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DOH Bicol bares gov’t programs for drug surrenderees

LEGAZPI CITY— The Department of Health (DOH) Bicol noted the surging number of voluntary drug surrenderees as an opportunity to solve drug menace in the country but admits need to work double time to intensify intervention programs.



Dr. Napoleon L. Arevalo, DOH Bicol OIC Director, said the intensified program of the national government on illegal drugs has created a sudden influx of people seeking treatment which likewise demand for intensified intervention programs from the government.

“The intervention of the government should not only be corrective but rehabilitative as well,” Arevalo said during the press conference held Monday.

He furthered that pushers and users voluntarily surrendering is a welcome change as they take the first step to stop their illegal activities and undergo needed treatment and recovery.

Unexpected surge of drug surrenderees

In the Bicol region, the Philippine National Police Regional Office 5 (PNP RO5) has recorded some 41, 474 voluntary surrenderees from July 1 – August 21, 2016, of which 2,349 are pushers and 39,125 are users.

Senior Inspector Malu Calubaquib, PNP RO5 information officer, said their office initially expects for some 8,000 personalities in their drugs watch list to surrender. Yet they themselves were shocked as the voluntary drug surrenderees in the region surged to 41, 474.

“We were really shocked that we have a number this huge. That’s how rampant illegal drugs are in the region,” Calubaquib said.

Treatment: How is it done


At present, there are two DOH treatment and rehabilitation centers (TRC). The Malinao TRC in Albay has 100 bed capacity and currently has 69 residents while Camarines Sur TRC in San Fernando has went beyond its 100 bed capacity with 125 current residents.

However, Arevalo said not all drug users need to be admitted to centers as intervention will depend on the level of drug use. Pushers on the other hand will be under PNP’s disposition.

“Drug use is classified into low and moderate to severe levels. Drug use ranging from low to moderate use need not be admitted to TRCs but will instead undergo community based rehabilitation program,” he explained.

Brief interventions for mild drug use, lasting four weeks, include inputs on prohibited substance and addiction, motivational interview, analysis and feed backing and referral system and network. Certificate of Completion will be issued for non-recurrence of drug use after four weeks. If drug use recurred even after 2nd brief intervention, it will be classified as moderate.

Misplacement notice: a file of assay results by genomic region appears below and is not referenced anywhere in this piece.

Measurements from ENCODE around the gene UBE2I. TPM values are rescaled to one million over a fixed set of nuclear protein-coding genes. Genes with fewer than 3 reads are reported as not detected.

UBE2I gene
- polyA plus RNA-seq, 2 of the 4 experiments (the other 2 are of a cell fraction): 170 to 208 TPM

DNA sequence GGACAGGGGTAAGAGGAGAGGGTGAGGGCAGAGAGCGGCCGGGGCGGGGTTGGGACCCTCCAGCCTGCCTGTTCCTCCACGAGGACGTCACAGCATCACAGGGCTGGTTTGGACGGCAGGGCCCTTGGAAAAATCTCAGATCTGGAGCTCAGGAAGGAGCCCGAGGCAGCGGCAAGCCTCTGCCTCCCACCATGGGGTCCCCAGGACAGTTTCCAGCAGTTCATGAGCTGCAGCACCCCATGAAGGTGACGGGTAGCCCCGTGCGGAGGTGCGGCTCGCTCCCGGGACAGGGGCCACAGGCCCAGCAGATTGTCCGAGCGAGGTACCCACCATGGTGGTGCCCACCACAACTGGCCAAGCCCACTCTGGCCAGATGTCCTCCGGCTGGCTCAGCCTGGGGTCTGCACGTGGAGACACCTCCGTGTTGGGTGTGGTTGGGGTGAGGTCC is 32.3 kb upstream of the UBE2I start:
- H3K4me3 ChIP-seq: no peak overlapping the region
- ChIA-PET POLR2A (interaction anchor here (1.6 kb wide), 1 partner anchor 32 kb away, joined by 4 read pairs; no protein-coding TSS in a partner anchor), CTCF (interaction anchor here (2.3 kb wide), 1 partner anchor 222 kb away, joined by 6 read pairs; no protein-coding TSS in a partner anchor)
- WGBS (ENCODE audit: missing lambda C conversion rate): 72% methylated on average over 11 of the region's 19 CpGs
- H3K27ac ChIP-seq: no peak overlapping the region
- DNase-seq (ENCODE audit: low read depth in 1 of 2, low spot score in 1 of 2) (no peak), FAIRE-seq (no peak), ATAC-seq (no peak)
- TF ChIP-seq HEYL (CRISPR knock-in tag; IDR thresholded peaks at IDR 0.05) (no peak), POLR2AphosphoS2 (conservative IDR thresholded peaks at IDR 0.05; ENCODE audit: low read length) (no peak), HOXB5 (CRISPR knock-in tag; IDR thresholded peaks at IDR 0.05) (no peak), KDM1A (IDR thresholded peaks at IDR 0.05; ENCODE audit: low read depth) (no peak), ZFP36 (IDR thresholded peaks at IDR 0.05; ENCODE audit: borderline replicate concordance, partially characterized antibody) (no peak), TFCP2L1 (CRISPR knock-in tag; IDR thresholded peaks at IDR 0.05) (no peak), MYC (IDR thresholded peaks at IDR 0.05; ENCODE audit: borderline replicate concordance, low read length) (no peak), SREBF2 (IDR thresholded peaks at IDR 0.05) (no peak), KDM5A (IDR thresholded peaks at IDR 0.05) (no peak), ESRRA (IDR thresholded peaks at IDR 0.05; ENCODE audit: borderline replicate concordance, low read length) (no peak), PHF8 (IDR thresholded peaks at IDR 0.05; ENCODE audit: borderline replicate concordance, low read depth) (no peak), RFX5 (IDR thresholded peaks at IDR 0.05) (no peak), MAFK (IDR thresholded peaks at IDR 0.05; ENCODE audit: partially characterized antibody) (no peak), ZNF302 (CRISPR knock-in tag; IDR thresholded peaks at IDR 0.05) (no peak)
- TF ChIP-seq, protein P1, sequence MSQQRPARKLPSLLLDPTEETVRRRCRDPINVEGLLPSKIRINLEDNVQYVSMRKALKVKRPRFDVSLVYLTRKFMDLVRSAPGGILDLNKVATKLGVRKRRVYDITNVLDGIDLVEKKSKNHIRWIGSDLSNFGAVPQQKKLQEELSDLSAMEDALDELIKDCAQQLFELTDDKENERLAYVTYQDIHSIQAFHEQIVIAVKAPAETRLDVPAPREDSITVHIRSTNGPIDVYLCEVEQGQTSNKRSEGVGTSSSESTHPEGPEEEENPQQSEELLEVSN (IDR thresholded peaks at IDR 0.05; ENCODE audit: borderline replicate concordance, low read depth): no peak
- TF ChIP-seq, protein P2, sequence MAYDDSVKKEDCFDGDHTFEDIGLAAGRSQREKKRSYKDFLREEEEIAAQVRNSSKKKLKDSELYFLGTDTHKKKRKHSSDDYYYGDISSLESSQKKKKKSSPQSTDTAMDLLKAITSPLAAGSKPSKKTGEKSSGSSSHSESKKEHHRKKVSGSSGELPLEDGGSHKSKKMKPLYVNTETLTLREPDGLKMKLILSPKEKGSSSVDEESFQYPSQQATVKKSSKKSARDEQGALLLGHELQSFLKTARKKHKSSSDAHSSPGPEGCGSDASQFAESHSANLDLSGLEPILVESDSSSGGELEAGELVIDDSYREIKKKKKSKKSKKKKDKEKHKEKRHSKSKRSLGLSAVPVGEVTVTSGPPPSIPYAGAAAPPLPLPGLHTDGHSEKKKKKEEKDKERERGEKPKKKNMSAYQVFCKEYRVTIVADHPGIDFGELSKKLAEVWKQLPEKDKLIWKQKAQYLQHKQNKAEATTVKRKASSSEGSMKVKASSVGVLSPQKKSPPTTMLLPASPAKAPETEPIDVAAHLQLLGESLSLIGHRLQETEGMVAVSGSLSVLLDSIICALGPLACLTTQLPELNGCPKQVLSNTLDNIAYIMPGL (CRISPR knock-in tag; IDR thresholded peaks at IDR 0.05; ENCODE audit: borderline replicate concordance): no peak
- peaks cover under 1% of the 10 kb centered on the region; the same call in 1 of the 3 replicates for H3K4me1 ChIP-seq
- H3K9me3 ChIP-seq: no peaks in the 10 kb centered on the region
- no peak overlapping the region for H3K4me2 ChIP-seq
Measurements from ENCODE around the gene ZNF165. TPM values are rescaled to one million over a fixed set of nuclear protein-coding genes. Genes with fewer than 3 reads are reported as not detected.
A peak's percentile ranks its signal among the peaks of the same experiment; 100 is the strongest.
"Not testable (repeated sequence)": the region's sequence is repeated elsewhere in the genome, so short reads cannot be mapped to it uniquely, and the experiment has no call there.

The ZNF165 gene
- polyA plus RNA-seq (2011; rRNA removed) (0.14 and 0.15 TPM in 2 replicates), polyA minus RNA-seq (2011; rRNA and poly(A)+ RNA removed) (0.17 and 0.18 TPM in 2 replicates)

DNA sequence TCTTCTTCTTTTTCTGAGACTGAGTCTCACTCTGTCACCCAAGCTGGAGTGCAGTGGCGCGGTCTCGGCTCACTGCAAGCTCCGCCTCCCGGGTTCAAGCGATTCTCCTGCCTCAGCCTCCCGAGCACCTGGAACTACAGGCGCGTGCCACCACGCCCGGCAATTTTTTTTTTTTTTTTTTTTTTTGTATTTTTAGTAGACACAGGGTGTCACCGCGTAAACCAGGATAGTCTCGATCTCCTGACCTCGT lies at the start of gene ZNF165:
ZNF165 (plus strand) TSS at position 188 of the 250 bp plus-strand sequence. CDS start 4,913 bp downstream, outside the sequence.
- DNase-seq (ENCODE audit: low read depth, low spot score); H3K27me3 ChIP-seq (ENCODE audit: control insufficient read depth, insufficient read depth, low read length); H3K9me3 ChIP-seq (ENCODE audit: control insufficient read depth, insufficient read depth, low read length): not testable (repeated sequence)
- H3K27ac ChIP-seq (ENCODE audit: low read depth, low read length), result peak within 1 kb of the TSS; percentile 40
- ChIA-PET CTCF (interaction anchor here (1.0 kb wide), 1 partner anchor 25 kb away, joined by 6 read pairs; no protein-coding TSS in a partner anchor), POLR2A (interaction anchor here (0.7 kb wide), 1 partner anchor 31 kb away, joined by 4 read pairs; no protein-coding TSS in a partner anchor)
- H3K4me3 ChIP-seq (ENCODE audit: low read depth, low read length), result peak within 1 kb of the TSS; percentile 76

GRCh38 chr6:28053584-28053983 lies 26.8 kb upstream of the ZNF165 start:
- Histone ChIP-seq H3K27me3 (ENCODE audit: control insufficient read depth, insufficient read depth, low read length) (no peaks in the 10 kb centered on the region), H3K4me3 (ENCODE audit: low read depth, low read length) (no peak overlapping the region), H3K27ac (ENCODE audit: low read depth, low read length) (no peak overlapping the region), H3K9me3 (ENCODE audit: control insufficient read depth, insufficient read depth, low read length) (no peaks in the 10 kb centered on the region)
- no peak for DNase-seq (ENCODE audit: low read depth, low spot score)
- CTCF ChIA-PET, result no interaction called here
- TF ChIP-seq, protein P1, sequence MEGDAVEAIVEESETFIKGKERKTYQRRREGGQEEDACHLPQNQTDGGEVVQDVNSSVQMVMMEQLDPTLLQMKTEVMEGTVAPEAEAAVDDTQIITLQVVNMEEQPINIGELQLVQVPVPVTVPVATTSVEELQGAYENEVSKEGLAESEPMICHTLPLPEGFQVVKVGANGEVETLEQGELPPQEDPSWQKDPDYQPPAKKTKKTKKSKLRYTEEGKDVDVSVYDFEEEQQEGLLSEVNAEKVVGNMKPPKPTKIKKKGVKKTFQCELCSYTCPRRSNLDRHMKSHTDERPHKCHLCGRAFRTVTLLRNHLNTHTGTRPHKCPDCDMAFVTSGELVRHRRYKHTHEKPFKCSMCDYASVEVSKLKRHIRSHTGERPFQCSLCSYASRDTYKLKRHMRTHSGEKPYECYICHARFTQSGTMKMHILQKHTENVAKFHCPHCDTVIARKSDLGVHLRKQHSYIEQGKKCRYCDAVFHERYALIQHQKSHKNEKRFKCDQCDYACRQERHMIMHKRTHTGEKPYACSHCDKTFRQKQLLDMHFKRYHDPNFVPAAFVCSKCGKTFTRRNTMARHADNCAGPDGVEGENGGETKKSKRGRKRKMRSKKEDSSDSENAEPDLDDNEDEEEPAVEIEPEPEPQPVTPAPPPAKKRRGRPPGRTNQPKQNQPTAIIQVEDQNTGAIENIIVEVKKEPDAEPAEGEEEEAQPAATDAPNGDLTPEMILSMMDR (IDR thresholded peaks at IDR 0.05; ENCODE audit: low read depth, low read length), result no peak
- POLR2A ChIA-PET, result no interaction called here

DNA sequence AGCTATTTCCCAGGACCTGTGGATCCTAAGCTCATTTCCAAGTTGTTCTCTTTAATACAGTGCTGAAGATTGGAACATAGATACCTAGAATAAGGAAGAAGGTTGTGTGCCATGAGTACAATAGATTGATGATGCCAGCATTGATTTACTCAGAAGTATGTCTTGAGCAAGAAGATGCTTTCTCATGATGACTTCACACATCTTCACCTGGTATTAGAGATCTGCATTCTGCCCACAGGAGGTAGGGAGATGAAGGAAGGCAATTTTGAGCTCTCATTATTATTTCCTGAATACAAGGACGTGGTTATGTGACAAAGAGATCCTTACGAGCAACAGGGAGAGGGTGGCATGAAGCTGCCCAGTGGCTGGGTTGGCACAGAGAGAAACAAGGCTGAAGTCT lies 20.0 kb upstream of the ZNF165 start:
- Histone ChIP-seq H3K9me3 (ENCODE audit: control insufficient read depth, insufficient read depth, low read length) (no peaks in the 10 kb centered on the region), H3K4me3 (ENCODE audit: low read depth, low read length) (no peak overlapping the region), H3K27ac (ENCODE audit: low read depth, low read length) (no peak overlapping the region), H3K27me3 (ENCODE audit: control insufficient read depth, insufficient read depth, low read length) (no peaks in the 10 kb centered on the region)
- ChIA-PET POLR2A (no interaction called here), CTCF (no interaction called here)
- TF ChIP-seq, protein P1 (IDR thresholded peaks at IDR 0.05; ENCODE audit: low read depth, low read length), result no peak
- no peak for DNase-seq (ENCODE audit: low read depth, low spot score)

“Moderate drug use on the other hand will be provided with outpatient care, lasting 16 weeks. It includes recovery skills, relapse prevention, family programs and recovery plan,” Arevalo said.

Severe drug use is then in need of residential treatment or admittance to TRCs for 10 -12 months. Before admittance, the user need to undergo medical examinations which can be done in DOH retained hospitals including Bicol Medical Center in Naga City, Bicol Regional Training and Teaching Hospital in Albay and Bicol sanitarium in Camarines Sur.

Arevalo stressed the need for court order issued by the Dangerous Drugs Board to ensure that severe drug users will undergo treatment.

“The court order gives us the “teeth” for users to undergo and finish treatment. Yung iba kasi ilang months pa lang umaayaw na kaya hindi na natatapos ang treatment. (Others refuse to finish treatment.),” he said.

Aside from medical treatments, TRC residents undergo interventions to recover spirituality and personally preparing them to be back to mainstream community.

What has been done

DOH Bicol has initially released its quick response fund and has re-aligned funds allocated in other programs to provide the booming demand for intervention services.

Arevalo said five potential TRCs are underway in the Bicol region including the military camp in Tula-Tula, Albay which will be converted into a TRC. It will have 1000 bed capacity and will initially start with 50 bed capacity. The rest will be established in Caramoran District Hospital in Catanduanes, San Ramon Municipal Hospital in Camarines Sur, Sorsogon and Camarines Norte.

Other facilities in the region rendering intervention services are DSWD Center for Boys in Sorsogon City, Facenda de Ezperanza in Masbate, Facenda de Naga, Holy Face Mental Rehab Center in Tabaco City and tanchuling Hospital Detox Unit in Legazpi City.

Also conducted in the region are multi-agency and sectoral consultative conferences, formulation of plan of action/ development of training design and process for screening and community based rehab programs and capacity building for LGUs and health workers.

“At the national level, the DOH has sought P1 billion budget from Pagcor to establish TRCs in the country,” Arevalo added.

PNP Bicol on the other hand will soon be launching the Kasurog kan Kabikolan sa Kampanya Kontra Droga (K4D) Alliance.

“The K4D alliance was crafted in coordination with the media in the region. We will be informing you with the details as soon as we finalize it,” Calubaquib said.

Costs and fees

Subsistence allowance to be paid monthly by public TRC residents is P3, 000.00; so far the lowest among regions. Other government rehab centers charge P5, 000 – P10, 000 monthly.

Arevalo said indigent residents can avail the service for free, shouldered by the DOH, but will need added budget allocation as demand for treatment increases.

Private rehab facilities cost P10,000 – P50,000, depending on the facility and type of rehab required.

Arevalo further calls on local government units to utilize the 2% mandatory allocation for anti-dangerous drugs programs to help in the treatment and rehab of drug users. (by Sally Atento-Altea)

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